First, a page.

Friday, August 29, 2008

The Schoolhouse Planner Review

I had a chance to review/preview The Schoolhouse Planner from The Old Schoolhouse Online Store recently. My first thought was “OH MY WORD. 247 pages. WOW. That’s a whole lot of ink. I honestly thought that if I were to only want to print half of it, I would be shocked.

Guess what? I was shocked.

To someone who desires to be organized, but faces reality daily in knowing that God did not create me that way, I was skeptical that the planner would be useful for people like me. You know the type. We read all of these organizational blogs, and drool over the schedules that our fellow homeschool moms are following from the first day of school. But in our reality, our little world, it just doesn’t work that way.

The Schoolhouse Planner is a downloadable, user friendly planner. It is an interactive PDF format and it is fun to use.

Each month begins with a calender, has a fact sheet (or in my house, we refer to it as trivia), which range in topics anywhere from Timeline of Inventions to the Periodic Table of Elements. How timely that I saw the topic of Countries and Capitals in the middle of watching the Olympics. I had just asked my husband, “Is St. Kitts and Nevis even a country?” Thanks to the planner, I learned that yes, it is a country. And now I know the capital is Basseterre.

There are also very informative homeschool articles, resource lists from the Schoolhouse Store and monthly recipes.

After twelve months of planning sections, we come to the homeschool form section of the planner. After spending hours upon hours searching for forms on the internet, this section is a blessing. There was thought given to all types of homeschoolers, even providing a form for the unschoolers to the preschoolers.

It gets even better. There are countless numbers of household forms. From menu planning, grocery shopping to monthly household maintenance and cleaning reminders. (Oooh, I did not know I should clean out under my refrigerator every month. I am so far behind.)

This planner does not disappoint. I was very pleasantly surprised that I will be printing off the majority of pages and will use it frequently. About the only thing I will omit from my printing schedule is the Bill of Rights, Declaration of Independence and Emancipation Proclamation. Yes, they are all in there.

No, I’m not kidding.

Tuesday, August 12, 2008

Tears and Perspective

(The following was originally posted on A's caringbridge website on Friday, July 25, 2008. For some reason both kids were on my mind today, so I decided to share this here.)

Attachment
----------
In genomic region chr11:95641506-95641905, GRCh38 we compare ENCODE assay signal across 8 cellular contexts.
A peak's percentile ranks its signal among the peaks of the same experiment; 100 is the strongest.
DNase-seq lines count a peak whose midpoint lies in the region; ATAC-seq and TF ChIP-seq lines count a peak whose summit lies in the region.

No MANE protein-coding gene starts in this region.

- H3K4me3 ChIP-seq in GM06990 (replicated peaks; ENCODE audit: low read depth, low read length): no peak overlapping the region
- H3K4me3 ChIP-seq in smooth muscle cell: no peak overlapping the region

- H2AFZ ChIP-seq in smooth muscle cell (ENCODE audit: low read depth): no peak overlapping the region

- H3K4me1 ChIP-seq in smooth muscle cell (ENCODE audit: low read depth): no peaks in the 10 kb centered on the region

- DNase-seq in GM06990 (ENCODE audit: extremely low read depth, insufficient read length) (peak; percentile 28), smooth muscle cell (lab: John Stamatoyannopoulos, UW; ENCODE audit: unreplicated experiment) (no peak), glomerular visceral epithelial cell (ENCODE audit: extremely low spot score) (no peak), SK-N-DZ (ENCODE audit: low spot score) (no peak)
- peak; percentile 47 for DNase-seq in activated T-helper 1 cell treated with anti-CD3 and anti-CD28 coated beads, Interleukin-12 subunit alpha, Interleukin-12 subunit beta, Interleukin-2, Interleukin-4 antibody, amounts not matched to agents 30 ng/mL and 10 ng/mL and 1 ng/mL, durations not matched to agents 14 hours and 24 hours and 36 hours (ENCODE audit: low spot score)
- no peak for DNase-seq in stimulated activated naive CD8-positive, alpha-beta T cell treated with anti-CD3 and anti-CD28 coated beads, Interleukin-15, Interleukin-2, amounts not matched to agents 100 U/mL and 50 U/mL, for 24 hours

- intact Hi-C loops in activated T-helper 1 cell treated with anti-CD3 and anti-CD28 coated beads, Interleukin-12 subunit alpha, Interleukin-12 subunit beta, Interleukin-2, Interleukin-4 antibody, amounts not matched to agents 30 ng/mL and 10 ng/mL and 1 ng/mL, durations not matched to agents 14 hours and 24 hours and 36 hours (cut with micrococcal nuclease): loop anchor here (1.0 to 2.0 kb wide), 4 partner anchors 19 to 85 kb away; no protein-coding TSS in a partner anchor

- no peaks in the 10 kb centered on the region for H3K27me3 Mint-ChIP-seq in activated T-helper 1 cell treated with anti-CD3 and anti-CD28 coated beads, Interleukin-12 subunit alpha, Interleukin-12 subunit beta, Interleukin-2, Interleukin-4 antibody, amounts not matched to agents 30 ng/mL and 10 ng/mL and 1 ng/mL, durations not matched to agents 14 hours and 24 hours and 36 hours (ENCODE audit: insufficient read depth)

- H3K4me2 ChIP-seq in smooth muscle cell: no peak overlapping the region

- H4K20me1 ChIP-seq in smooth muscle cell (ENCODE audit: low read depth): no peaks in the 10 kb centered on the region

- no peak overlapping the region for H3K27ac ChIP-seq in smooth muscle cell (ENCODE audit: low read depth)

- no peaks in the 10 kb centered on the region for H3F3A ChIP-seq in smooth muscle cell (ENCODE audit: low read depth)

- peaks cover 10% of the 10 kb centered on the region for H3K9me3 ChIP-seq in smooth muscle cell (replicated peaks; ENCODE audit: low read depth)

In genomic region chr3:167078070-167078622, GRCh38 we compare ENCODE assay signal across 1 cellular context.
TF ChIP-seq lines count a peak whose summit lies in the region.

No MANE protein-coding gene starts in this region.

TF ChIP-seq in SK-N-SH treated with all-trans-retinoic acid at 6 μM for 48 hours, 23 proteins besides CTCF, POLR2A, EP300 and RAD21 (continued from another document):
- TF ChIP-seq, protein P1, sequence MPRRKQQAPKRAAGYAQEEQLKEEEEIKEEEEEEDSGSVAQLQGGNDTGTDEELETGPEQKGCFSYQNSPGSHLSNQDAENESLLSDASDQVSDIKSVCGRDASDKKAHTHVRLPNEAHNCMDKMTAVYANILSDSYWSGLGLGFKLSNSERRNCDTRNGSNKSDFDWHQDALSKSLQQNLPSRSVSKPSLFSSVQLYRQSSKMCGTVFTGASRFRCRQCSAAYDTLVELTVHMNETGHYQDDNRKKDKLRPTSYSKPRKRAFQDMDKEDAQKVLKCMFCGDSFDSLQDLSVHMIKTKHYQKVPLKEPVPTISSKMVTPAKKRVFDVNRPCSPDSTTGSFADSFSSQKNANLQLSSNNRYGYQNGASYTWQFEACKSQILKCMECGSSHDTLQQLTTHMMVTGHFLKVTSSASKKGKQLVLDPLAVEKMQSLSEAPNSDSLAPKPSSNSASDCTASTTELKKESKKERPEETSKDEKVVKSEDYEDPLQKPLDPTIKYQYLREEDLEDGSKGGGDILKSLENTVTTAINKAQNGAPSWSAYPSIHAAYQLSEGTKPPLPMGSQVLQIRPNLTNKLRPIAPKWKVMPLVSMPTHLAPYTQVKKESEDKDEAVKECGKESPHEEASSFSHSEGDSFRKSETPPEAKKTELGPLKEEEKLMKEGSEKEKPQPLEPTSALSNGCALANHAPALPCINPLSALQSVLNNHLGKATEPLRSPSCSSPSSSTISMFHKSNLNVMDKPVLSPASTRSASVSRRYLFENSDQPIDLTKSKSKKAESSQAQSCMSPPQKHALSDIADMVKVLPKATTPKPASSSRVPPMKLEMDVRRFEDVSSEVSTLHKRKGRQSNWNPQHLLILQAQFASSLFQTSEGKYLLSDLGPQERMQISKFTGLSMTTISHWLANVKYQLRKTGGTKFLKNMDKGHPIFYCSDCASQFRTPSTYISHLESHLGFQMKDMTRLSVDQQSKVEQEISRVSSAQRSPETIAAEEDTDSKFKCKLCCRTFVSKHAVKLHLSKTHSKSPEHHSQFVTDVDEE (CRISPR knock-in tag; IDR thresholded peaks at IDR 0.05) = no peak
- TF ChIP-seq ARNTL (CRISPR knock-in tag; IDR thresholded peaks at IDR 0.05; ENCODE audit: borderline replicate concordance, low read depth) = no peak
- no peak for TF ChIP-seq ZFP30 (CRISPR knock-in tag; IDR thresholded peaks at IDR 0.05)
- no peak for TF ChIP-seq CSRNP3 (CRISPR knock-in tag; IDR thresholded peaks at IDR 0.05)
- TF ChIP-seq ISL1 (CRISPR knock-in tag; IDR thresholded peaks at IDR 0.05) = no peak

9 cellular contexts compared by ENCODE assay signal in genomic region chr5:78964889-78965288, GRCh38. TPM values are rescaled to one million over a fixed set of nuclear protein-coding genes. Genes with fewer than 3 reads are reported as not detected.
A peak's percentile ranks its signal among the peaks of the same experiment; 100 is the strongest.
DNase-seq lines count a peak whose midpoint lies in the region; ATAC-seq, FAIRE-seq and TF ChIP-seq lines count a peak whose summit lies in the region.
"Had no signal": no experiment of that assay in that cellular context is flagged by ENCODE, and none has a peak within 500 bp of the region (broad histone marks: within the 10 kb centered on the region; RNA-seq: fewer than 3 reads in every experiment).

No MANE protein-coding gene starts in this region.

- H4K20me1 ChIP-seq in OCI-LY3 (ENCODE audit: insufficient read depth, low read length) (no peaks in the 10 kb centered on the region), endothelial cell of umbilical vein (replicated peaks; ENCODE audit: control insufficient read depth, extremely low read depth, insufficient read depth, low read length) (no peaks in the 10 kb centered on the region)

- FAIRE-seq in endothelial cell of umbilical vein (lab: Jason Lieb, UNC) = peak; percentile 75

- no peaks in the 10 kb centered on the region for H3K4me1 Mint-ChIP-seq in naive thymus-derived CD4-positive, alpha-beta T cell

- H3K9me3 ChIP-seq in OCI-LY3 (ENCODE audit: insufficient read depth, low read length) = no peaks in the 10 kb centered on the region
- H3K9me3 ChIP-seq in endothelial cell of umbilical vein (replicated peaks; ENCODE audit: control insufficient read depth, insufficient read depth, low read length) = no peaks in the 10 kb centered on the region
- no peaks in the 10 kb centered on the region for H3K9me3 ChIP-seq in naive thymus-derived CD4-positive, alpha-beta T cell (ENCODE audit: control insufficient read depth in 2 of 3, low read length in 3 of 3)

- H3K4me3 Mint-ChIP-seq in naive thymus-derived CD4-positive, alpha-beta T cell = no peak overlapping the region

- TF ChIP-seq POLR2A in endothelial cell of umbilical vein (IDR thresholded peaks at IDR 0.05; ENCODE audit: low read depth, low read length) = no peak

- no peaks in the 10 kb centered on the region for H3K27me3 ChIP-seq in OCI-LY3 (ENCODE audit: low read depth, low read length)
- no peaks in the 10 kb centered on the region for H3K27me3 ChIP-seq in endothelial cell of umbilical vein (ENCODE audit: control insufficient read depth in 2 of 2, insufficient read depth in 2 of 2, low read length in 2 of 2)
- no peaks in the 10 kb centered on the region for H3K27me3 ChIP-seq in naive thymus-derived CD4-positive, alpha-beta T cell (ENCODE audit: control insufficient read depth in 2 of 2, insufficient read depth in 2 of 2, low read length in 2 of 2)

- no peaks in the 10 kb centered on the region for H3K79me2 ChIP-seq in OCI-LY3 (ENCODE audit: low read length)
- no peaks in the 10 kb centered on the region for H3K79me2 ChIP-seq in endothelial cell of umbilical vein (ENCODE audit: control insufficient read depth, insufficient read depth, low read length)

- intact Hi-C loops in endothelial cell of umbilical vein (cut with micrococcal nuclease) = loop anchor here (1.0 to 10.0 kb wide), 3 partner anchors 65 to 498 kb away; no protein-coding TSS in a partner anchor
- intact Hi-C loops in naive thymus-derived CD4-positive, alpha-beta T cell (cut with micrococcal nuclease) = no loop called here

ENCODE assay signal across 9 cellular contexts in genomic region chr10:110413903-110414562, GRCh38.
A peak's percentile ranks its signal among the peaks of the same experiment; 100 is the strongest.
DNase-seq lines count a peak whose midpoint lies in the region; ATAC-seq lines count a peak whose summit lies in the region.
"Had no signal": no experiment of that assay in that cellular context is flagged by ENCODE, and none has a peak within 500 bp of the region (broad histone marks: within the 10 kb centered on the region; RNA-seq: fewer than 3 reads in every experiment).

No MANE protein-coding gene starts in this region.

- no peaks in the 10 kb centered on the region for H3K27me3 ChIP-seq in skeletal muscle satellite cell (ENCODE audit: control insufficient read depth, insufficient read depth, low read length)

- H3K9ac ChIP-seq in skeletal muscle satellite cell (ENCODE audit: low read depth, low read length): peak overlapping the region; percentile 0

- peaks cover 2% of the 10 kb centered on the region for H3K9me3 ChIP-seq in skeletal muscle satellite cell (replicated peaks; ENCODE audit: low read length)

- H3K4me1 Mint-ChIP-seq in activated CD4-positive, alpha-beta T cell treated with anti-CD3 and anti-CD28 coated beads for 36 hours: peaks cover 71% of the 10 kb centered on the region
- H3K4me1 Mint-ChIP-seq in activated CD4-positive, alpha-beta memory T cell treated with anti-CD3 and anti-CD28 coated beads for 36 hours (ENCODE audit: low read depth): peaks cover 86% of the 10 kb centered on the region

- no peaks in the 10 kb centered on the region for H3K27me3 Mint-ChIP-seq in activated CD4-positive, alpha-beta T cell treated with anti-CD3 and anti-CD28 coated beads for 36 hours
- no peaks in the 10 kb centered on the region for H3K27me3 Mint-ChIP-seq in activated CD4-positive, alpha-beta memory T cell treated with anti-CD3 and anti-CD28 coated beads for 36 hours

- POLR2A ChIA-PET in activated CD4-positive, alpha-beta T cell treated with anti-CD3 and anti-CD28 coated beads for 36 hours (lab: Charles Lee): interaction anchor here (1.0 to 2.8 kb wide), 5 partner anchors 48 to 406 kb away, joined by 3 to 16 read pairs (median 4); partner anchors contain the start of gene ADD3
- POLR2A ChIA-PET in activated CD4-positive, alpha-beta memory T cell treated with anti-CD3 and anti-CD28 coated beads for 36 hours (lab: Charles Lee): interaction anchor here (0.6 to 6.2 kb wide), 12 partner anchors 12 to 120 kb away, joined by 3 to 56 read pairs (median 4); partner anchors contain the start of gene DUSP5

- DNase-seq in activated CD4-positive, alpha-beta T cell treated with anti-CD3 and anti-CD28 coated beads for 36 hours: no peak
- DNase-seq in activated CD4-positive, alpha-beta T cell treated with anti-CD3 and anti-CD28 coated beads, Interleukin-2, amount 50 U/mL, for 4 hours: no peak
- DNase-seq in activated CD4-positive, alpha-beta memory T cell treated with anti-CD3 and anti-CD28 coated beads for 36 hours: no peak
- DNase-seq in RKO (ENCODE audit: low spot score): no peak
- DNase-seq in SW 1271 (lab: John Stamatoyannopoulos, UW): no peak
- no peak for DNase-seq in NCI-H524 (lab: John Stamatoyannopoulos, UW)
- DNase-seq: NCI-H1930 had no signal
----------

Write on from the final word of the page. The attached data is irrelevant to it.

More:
I cried lots of tears on Monday.

In the recovery room, late Monday afternoon, I was sitting with A, watching her breathe. The recovery room, to me, is always a very emotional place. Normally, parents are coming in, seeing their child for the first time after surgery. Depending on the type surgery, you can see tears of joy, or tears of sorrow because of the appearance of the child. It can be very scary to see your child, all puffy in the face, hooked up to monitors and tubes, and appearing lifeless.

There were about 6 kids in there Monday afternoon, including my girl. At the time I arrived back, I was the only parent present. Each child had at least one nurse attending to their needs. I couldn’t help but notice another little girl, diagonally across from A, and how sad she seemed to be. Usually you don’t hear many cries, because the kids are still pretty heavily sedated. I think that’s why she caught my attention so quickly. She appeared to be about 5 or 6, and the first thing I noticed were her hands. They were both splinted, but she was actively moving them.

As she was crying out, the nurse was asking her, “Honey, what’s the matter?” The little girl would only reply, “My leg. My leg.” The nurse asked “What about your leg?” She answered “It’s dangling. I can feel it dangling.”

Oh how my heart sank, and the tears began to flow. You see, I had heard of this little girl. A couple of weeks ago, I think while we were in Pennsylvania, there had been an accident. A little girl, 6 years old, was riding on a bush hog with her daddy and brother. The little girl had fallen and the bush hog had run over her. I had heard that her hands were severely injured, and that one of her legs had to be amputated.

And here was this little girl, crying out in pain because she could feel her leg dangling. Except by this point, I could see that her leg wasn’t dangling anymore. It wasn’t there.

Lots of tears, and a whole new perspective about my little girl. My little girl who has all of her fingers and all of her toes and her arms and legs. And they all work fine.